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Anthony Albanese's Grayndler Seat Is The Election's Wildest Race

The inner-Sydney seat pits a progressive against a socialist, and it's getting brutal
Anthony Albanese has a fight on his hands
Anthony Albanese has a fight on his hands

Labor big gun Anthony Albanese has held his inner-Sydney seat of Grayndler since 1996. It has been held by Labor since it was established in 1949.

In the last election, Albanese received more votes than every other candidate combined, and it would require at least a 21 percent swing for him to lose the seat.

But Albanese appears locked in one of the most interesting -- and sure to be one of the craziest -- races of the 2016 election.

In the battle for the seat, including some of Sydney's trendy inner-west suburbs, he is pitted against Greens candidate Jim Casey, whose background includes firefighting, union leadership, and membership of the International Socialist Organisation, and who seems to have the full backing of his party to wrestle the seat from the famously left-wing Albanese.

Things just got more interesting on Wednesday, with the Daily Telegraph newspaper splashing its front page with its campaign to return 'Albo' to Grayndler and keep Casey from parliament. This tweet from Telegraph editor, Christopher Dore:

So what's going on?

The campaign in Grayndler began months before the election was officially called last weekend, with Albanese slamming his Greens challenger as having "no local involvement, no local record, nothing to point to" way back in January.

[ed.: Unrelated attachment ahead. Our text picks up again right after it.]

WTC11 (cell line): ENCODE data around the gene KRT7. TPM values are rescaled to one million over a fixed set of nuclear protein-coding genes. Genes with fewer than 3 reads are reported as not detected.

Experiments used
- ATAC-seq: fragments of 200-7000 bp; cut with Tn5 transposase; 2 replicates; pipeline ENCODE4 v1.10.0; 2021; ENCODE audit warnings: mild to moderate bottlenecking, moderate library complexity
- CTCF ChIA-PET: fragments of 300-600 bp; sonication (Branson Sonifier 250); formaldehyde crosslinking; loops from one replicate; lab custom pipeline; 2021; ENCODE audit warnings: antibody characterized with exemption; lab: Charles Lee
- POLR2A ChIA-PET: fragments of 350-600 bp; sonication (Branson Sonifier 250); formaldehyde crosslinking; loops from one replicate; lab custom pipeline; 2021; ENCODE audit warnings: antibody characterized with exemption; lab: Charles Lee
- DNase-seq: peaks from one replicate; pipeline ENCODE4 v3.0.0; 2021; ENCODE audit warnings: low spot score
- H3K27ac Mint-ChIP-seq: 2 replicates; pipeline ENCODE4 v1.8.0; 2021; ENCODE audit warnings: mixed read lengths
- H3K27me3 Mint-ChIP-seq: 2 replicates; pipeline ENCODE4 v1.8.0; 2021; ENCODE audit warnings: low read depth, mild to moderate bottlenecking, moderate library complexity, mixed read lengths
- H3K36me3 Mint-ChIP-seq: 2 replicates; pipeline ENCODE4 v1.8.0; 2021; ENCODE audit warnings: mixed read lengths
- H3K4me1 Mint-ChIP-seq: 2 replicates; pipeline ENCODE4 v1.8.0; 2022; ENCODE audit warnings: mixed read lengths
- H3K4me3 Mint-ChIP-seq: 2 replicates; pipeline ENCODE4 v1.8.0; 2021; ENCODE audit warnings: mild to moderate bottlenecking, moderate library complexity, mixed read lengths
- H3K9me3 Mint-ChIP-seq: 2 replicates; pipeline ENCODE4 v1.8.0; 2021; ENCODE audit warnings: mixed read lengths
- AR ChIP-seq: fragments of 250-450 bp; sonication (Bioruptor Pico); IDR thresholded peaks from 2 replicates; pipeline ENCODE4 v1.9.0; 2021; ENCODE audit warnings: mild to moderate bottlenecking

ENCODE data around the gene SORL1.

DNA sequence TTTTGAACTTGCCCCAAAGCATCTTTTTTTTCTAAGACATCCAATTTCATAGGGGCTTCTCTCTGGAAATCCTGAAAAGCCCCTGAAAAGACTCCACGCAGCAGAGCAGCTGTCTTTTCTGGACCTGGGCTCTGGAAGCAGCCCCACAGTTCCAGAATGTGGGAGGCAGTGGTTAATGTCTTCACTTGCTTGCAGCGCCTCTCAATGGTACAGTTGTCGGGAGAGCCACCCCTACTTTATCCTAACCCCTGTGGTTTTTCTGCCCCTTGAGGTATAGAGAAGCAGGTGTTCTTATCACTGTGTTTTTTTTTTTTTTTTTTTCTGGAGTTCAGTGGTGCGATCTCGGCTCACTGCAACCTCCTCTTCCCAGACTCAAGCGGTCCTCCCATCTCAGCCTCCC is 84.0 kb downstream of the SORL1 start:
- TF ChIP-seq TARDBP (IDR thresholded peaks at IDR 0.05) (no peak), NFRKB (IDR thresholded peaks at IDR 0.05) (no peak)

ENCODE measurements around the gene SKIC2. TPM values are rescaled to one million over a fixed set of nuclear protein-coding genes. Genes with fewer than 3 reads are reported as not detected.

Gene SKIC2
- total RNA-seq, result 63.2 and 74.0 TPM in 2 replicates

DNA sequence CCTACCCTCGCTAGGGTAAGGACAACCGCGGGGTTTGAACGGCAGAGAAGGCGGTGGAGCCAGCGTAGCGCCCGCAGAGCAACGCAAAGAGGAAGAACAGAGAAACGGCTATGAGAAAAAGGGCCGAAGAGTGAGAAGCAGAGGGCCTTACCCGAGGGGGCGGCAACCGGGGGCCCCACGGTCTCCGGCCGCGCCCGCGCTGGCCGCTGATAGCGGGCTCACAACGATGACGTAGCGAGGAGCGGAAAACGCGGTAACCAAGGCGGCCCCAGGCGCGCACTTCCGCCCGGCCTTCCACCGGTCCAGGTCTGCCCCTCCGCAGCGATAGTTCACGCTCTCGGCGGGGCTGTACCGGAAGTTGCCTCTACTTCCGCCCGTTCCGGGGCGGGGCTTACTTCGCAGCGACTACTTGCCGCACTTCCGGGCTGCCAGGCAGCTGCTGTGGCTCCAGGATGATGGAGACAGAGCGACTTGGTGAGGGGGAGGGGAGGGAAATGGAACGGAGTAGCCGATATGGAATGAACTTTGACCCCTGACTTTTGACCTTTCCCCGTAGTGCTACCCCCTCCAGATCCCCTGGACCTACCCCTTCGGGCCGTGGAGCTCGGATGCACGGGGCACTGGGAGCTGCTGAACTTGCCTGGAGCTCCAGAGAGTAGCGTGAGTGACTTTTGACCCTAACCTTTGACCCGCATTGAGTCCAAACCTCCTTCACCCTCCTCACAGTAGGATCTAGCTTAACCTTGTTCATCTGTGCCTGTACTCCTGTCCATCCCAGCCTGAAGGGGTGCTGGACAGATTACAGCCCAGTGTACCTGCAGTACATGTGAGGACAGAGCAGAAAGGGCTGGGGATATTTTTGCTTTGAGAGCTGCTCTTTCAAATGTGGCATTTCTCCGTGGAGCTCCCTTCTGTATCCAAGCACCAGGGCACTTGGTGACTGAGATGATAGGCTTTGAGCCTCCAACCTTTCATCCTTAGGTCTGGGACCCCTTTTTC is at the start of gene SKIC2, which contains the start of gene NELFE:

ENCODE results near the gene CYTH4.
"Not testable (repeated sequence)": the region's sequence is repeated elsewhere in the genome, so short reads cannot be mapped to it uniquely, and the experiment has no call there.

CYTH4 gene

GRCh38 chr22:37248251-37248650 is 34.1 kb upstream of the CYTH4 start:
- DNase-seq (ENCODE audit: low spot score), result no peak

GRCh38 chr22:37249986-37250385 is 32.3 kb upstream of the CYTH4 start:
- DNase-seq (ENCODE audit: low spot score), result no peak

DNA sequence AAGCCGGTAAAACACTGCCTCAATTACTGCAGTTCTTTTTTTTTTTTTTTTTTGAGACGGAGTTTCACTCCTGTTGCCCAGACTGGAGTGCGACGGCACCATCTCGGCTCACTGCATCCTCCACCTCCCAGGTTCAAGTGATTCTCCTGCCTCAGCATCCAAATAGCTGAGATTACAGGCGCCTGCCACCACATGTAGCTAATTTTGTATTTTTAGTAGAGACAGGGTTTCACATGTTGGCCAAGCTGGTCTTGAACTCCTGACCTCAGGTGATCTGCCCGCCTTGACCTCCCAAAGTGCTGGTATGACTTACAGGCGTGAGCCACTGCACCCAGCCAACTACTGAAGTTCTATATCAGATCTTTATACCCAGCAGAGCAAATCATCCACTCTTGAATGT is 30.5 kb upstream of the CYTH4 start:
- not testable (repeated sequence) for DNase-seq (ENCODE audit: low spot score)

"The Greens political party candidate who has been chosen in this electorate has spent more time in the international socialist organisation than he has in the Greens political party, and if if he was fair dinkum, he'd run as an international socialist and see how many votes he got there," Albanese said.

"It's unfortunate that the Greens have been captured in this area and in NSW by people who have a history in the socialist party of Australia or the international socialists or the socialists workers party and want to use the Green banner to advance an agenda that's about anything but the environment."

Casey told HuffPost Australia at the time that he "[made] no apologies for my socialist ideals."

"Albanese is happy to identify as a left-winger when it suits, him, but it's sad he wants to play this Robert Menzies 'reds under the bed' routine.

"I'm a local firefighter and a family man."

Greens leader Richard Di Natale spent his first day of the election campaign in Grayndler, pushing Casey forward as an alternative to Albanese at press conferences and community meetings.

Albanese wasn't happy.

"It says a lot about Richard Di Natale and the Greens political party during this campaign that they're targeting the electorate of Grayndler rather than targeting a Coalition seat," Albanese said.

"If they say that they're committed to opposing the Coalition Government's conservative agenda, then they might like to try campaigning against Coalition members."

OK, sure; the usual campaign-season barbs and grandstanding. But why is the Telegraph getting its hands dirty?

It seemingly comes back to Tuesday's news about the preference deals that (depending on which media reports you believe) the Liberal or the Labor parties may or may not have cut with the Greens, and whether either party would tap the support of the Greens in the event of a hung parliament.

As we reported, the Greens would be keen to support Labor in a coalition government, while other media reports claim the Greens will preference Liberal candidates over Labor in some seats. Albanese himself has come out against the reports, slamming the Greens.

So the Daily Telegraph supporting one of the most popular Labor members in the country? It seems their dislike for the Greens exceeds even their dislike of the ALP, judging from this pledge that they asked Malcolm Turnbull and Bill Shorten to sign, committing to no coalition with the Greens.

With almost two months of this still to go, expect things to keep getting wild in Grayndler.

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